Travelling through this desert-like environment meant things got pretty dusty. The fine sand and dust got everywhere, especially inside the tent. Riding along with even the slightest breeze meant there was dust filming the air. We washed as best we could, in the river where there was one, with a flannel-wash where there wasn’t. We took hot showers at campsites and motels whenever we could.
The temperature in summer can exceed 35-40 degrees, so we did our trip in mid-September; it was mainly in the mid 20s. Humidity levels were very low, however, which made for comfortable riding conditions. At night, the temperature dropped significantly, especially at altitudes of 8,000 feet (2,700m) and above.
Most days were clear and sunny, but we ran into some wilder weather near Lake Powell and again when entering Colorado. Fierce winds of around 50mph made cycling difficult. Clouds of red dust were whipped up. It was like riding into a sandstorm.
The wind also made camping tougher. In the worst of the stormy conditions, a friendly Park Ranger in Hite allowed us to camp out under a veranda at the back of the ranger station, so as to avoid the worst of the high winds and rain showers. Even in this dry semi-desert climate, it sometimes rains or hails furiously for short periods. Watching the storm pass over the whole of this enormous landscape gave us some great photo opportunities.
Out of the desert
Some of the best cycling of the whole trip was the day we cycled away from Hite. For several hours, we cycled through an empty landscape of orange rock bluffs, the road ahead disappearing into the horizon with no vehicles in sight.
Traffic was relatively light for much of route from Cannonville to Blanding. We’d see the occasional truck, then only tourists in cars, RVs, and on motorcycles. There was plenty of opportunity for overtaking traffic to give us a wide berth and pass us in the opposite lane.
We saw surprisingly few others cycle touring, just a handful over two weeks. Most were long-distance travellers. A Canadian couple we meet on the Hog’s Back near Boulder were from Quebec, on a three-year trip around the world with their eight-year-old daughter in tow (literally). A couple of guys we met in Panguich had just finished cycling from Alaska to Minnesota.
After Blanding, the landscape changed. We moved from the dry desert terrain of the canyon-lands into green farmland pastures. The scenery was less dramatic and the cycling less challenging – apart from the increase in traffic. Cycling out of Durango towards Bayfield, it was like riding along the hard shoulder of a motorway. With the disappearance of the hard shoulder at one stretch, the riding became even more precarious. Cars passed within inches. So after 577 miles, we called a halt in Bayfield and returned to New Mexico by car.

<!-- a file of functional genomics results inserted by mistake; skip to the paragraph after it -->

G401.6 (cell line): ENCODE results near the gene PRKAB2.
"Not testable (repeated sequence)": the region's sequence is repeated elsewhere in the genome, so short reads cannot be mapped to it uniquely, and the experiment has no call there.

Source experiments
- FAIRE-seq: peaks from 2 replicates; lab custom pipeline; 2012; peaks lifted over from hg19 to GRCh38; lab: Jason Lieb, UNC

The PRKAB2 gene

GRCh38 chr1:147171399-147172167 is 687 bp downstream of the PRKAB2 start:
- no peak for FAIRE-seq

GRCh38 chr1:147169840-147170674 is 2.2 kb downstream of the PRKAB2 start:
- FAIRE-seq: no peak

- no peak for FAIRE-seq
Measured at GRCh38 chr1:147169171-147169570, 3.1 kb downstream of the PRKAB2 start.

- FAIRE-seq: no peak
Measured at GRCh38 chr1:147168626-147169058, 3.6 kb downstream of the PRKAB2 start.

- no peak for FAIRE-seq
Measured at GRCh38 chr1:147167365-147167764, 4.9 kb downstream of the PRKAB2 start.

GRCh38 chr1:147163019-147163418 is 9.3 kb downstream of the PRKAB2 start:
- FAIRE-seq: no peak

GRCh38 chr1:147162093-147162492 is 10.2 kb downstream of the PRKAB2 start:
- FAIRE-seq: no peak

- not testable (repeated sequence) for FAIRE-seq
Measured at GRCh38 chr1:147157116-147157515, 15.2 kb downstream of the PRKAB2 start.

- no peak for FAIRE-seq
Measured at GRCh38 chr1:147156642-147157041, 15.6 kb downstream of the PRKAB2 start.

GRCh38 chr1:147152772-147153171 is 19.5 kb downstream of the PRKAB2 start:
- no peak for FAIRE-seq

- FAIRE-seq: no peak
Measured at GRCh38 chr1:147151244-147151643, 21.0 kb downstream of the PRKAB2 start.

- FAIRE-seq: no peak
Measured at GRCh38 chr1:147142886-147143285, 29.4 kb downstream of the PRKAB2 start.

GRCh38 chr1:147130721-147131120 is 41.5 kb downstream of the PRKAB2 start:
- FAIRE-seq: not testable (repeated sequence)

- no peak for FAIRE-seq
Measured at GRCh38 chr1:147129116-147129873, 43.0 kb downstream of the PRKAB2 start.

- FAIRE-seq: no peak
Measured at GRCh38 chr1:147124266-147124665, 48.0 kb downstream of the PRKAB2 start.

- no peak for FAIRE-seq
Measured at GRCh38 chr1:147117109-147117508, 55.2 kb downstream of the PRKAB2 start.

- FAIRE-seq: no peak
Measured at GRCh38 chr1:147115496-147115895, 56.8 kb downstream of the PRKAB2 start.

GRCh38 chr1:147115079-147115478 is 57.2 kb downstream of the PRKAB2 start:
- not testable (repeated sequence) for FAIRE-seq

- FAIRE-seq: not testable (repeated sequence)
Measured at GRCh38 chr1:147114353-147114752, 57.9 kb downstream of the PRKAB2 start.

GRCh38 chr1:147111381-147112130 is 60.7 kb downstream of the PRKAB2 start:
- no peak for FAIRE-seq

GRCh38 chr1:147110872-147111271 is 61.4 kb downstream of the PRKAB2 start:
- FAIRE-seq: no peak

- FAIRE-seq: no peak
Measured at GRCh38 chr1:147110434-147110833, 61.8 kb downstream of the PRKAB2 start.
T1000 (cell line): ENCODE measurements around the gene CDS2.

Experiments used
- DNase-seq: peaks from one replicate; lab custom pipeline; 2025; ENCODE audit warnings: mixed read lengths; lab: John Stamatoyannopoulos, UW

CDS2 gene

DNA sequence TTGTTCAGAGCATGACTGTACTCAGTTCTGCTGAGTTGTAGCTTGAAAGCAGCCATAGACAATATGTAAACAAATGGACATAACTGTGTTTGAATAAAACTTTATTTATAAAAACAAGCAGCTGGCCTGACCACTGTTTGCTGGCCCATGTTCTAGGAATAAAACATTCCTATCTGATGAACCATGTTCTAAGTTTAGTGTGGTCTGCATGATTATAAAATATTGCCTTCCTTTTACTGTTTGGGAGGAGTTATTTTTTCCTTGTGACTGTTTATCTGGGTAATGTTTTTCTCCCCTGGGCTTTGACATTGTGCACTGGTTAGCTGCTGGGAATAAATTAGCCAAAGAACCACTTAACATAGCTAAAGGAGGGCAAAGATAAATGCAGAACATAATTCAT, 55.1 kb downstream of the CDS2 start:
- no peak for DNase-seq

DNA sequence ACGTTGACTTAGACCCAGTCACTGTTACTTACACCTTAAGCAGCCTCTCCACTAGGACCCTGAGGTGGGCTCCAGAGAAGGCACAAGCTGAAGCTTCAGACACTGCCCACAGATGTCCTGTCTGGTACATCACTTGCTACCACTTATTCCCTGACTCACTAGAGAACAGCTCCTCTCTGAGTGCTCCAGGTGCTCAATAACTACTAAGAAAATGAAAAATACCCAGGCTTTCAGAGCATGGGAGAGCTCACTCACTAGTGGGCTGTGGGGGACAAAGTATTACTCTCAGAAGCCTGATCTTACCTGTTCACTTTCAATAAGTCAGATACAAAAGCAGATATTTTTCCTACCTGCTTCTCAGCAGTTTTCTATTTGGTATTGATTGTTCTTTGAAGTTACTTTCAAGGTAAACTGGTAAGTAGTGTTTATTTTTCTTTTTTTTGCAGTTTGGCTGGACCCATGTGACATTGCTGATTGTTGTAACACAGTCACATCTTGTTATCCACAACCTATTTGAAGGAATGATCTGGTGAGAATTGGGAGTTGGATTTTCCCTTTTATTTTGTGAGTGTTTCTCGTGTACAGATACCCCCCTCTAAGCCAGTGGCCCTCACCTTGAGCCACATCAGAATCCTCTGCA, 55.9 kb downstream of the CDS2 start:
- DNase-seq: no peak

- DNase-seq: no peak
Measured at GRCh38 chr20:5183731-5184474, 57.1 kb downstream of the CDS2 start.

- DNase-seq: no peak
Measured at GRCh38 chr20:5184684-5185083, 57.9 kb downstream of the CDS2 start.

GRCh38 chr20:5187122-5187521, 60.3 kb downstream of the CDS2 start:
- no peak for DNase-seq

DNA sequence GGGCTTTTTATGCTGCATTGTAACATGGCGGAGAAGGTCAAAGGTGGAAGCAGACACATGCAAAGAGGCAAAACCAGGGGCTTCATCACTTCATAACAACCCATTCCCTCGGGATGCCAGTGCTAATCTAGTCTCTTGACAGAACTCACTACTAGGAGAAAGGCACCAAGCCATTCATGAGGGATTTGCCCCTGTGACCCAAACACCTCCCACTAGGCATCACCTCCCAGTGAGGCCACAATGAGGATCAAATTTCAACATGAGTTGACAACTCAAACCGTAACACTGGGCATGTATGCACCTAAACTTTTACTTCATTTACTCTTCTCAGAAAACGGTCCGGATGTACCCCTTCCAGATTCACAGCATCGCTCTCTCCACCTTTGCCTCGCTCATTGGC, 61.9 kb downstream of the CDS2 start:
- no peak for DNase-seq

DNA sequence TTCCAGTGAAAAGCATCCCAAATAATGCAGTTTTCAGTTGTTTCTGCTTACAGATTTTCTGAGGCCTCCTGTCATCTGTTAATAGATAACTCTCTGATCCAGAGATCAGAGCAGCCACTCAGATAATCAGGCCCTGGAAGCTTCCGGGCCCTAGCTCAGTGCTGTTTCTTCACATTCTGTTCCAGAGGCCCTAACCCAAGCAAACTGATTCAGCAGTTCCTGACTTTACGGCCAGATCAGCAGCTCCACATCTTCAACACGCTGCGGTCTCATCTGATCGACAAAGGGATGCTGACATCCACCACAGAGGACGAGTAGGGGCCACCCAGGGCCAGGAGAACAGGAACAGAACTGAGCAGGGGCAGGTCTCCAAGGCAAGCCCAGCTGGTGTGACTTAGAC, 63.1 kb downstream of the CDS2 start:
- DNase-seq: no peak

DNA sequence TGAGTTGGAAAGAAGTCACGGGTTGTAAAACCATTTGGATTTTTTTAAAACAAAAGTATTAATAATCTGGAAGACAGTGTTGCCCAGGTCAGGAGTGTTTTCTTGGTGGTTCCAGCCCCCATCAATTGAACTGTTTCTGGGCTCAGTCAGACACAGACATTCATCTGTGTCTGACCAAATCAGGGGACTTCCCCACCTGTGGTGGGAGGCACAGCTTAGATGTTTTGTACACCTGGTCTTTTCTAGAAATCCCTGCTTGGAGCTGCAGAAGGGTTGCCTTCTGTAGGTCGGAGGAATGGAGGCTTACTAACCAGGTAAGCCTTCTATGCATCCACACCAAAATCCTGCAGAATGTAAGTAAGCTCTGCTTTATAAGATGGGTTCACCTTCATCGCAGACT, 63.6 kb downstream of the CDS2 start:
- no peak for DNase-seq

Back in England, however, my memories of the peaceful wilderness parts of the trip are undiminished. I’m now thinking of heading not west but north – to northern Norway.
This was first published in the April / May 2014 edition of Cycling UK's Cycle magazine.
Do it yourself
From the UK
Fly to Last Vegas (150 miles away) or Salt Lake City (250 miles) and drive to Cedar City using car or van hire. Carriage of bikes on planes to the US can be quite costly (around $150 one way). In terms of route, you could follow what we did or adapt the route to fit your available time. Best bits are Cedar City to Blanding. You might want to take in Zion and Bryce Canyon National Parks as excursions more than we did. Go in spring or autumn: it’s too hot in summer and too cold and snowed in during the winter.
Way out west
577 miles (447 miles from Cedar City, Utah to Dolores, Colorado)
14 days of riding and one rest day.
Mainly camping wild or in campsites. State park campsites are better and cheaper than RV campsites. A few nights in motels.
ACA Western Express Bicycle Route – Section 3 Cedar City to Dolores. Fifteen 30-40 mile segments. Worth picking up some state road maps as well (AAA) for Utah and Colorado for an overview.
I flew to Albuquerque, New Mexico, then we were driven to Utah (9-10 hours).
I used a converted Diamondback Sorrento mountain bike with racks and road tyres. Pete took his Cannondale Touring 2000XL
Lots of climbing and descending, from 4,000 up to 10,000 feet (1300-3300m). But road surfaces are good.
Plenty of water bottles and some form of water sterilisation. Sun protection. A good sleeping bag and warm clothes (inc. hat and gloves) for high altitudes.
ACA adventurecycling.org/routes-and-maps. Have a look at Utah.com/national parks There is also a helpful cycle officer for the State of Utah: Evellyn Tuddenham, firstname.lastname@example.org.